Wild: From Lost to Found on the Pacific Crest Trail
Author: Cheryl Strayed
Book blurb: A powerful, blazingly honest memoir: the story of an eleven-hundred-mile solo hike that broke down a young woman reeling from catastrophe—and built her back up again.
At twenty-two, Cheryl Strayed thought she had lost everything. In the wake of her mother’s death, her family scattered and her own marriage was soon destroyed. Four years later, with nothing more to lose, she made the most impulsive decision of her life: to hike the Pacific Crest Trail from the Mojave Desert through California and Oregon to Washington State—and to do it alone. She had no experience as a long-distance hiker, and the trail was little more than “an idea, vague and outlandish and full of promise.” But it was a promise of piecing back together a life that had come undone.
Review of the book:
I am finally done reading this book after procrastinating for more than a year. Last year I started reading this book and then gave up because I was not in a very good mood myself. And on top of that, more than 100 pages of this book was just whining and that kind of made me chuck it. But I am so glad I read it. It may not be the best book on PCT, but still I liked it.
This is definitely NOT the book to pick up, if you are looking for a book that talks about PCT in detail. This is also not a book to pick up if you are planning on hiking it yourself. Also this is not the book to read, if you want to read a happy book or if you are feeling down yourselves.
But what I did realize after reading the book is that hiking for such a long distance, especially when you are broke is not as simple as it sounds. I think I will never take my life for granted again.
This is mostly about Cheryl’s journey, more of a mental/emotional journey than the physical one. Initially I could not understand and relate to her grief and I really felt she was crazy. I mean, a sane person would never divorce a loving husband because her mother died. And a sane person would never hike the PCT all by themselves. But as I went through the book, I realized that she was not completely sane when she started hiking.
I could relate to her life a bit as I have seen my mother go through the same phase when she lost her mother at around the same age that Cheryl lost. It is not just about your mother dying, but it has to do with the way they die. Seeing your mother suffer from cancer day in and day out and silently praying that she doesn’t die can be torturous. It can mentally harm you in ways you won’t realize.
Not just that, an abusive father and a step father who cut his relations with them as soon as their mother died can lead to mental problems. She agrees that she was in need of professional help too. I feel she is an extremely brave woman and I wish I could be like her. She hiked eleven hundred miles alone on PCT being a woman. She was fortunate to have met many interesting people on her hike.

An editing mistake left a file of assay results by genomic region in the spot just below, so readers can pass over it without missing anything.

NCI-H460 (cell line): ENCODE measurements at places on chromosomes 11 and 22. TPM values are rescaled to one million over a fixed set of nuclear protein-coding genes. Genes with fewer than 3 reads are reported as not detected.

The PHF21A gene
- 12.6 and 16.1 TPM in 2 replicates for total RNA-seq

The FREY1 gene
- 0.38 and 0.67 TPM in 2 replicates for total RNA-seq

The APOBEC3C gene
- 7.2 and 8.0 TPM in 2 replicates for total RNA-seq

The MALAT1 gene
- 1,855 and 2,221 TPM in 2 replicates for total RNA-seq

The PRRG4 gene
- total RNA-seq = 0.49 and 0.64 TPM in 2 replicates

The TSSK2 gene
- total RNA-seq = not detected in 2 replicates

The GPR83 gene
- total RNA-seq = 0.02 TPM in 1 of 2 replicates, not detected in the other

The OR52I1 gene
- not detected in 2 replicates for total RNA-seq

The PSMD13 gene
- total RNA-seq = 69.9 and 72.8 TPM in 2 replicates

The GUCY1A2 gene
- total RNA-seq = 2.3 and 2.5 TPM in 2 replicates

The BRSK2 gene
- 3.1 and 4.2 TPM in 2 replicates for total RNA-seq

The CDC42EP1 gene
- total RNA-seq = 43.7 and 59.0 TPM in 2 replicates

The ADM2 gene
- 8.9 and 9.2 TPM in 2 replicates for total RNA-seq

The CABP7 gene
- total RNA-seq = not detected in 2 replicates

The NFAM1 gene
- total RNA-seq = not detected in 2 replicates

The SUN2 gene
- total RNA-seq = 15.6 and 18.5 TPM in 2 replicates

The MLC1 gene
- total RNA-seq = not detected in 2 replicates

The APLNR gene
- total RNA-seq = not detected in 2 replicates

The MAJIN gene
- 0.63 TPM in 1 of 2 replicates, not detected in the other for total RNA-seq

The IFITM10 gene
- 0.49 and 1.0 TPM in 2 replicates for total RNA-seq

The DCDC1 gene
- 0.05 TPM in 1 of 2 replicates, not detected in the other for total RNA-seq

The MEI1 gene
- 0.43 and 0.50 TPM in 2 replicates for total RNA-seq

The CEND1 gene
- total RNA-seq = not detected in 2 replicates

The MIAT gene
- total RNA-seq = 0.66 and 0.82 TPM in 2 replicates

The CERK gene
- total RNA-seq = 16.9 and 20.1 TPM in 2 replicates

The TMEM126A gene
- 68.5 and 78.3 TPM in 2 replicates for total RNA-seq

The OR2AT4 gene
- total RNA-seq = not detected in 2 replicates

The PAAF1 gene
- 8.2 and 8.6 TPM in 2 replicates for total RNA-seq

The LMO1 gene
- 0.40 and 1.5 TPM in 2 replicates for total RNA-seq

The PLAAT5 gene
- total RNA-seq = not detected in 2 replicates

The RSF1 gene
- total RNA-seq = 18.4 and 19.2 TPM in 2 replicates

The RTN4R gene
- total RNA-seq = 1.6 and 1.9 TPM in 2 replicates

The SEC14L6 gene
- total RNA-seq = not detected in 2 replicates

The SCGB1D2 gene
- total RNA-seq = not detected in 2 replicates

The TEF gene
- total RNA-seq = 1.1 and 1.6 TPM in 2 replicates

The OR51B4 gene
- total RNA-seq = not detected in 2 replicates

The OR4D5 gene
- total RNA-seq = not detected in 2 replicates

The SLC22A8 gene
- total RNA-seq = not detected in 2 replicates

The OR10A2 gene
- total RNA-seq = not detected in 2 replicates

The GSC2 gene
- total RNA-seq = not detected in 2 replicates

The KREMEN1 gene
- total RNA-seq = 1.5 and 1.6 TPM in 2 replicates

She overcame the problems in her life and is now probably leading a happy life. This book made me want to hike at least a part of the PCT someday. When the book started, it was basically about her complaining about her life, but it ended very well. After a point, I got so interested that I did not want to put the book down. But the first half is just whining. And that could discourage people from reading the second half, which was pretty good.
The only part about the book that I did not like was her attitude towards men. I mean, she was hitting on every single man she met. She was ready to sleep with any stranger she met on the trail. I just don’t get that.
Men taking advantage of women is something I can understand, as I have seen such men. It was a very dangerous decision on her part to hike alone. Anything could have happened to her. She was just lucky, as she mentions.
I hope more women don’t venture into such foolish hikes alone by getting inspired from this book. It can be really dangerous!
A good one time read. I am now looking forward to the movie releasing this year.
I loved these lines from the book:
“I never got to be in the driver’s seat of my own life,” she’s wept to me once… “I always did what someone else wanted me to do. I’ve always been someone’s daughter or mother or wife. I’ve never just been me.”
I will give this book 3.5 out of 5.
Some links I found interesting:
- 7 things that didn’t make it into wild
- Video: talking with Cheryl about her book
- Book club interview of Cheryl at Rumpus
- I read couple of posts from her column at Rumpus, where she wrote under the name “Dear Sugar”.